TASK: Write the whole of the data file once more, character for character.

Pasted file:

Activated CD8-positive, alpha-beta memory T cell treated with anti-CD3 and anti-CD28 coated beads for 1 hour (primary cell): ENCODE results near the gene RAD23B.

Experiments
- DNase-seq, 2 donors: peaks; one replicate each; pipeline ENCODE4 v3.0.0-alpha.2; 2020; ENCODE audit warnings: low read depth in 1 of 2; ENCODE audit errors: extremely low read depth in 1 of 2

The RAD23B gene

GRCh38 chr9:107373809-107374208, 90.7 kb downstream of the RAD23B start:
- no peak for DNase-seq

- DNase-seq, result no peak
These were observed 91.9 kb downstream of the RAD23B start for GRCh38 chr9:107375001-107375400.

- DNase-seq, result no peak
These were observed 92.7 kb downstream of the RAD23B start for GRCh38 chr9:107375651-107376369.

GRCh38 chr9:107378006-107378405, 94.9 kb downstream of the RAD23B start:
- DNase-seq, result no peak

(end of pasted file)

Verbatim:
Activated CD8-positive, alpha-beta memory T cell treated with anti-CD3 and anti-CD28 coated beads for 1 hour (primary cell): ENCODE results near the gene RAD23B.

Experiments
- DNase-seq, 2 donors: peaks; one replicate each; pipeline ENCODE4 v3.0.0-alpha.2; 2020; ENCODE audit warnings: low read depth in 1 of 2; ENCODE audit errors: extremely low read depth in 1 of 2

The RAD23B gene

GRCh38 chr9:107373809-107374208, 90.7 kb downstream of the RAD23B start:
- no peak for DNase-seq

- DNase-seq, result no peak
These were observed 91.9 kb downstream of the RAD23B start for GRCh38 chr9:107375001-107375400.

- DNase-seq, result no peak
These were observed 92.7 kb downstream of the RAD23B start for GRCh38 chr9:107375651-107376369.

GRCh38 chr9:107378006-107378405, 94.9 kb downstream of the RAD23B start:
- DNase-seq, result no peak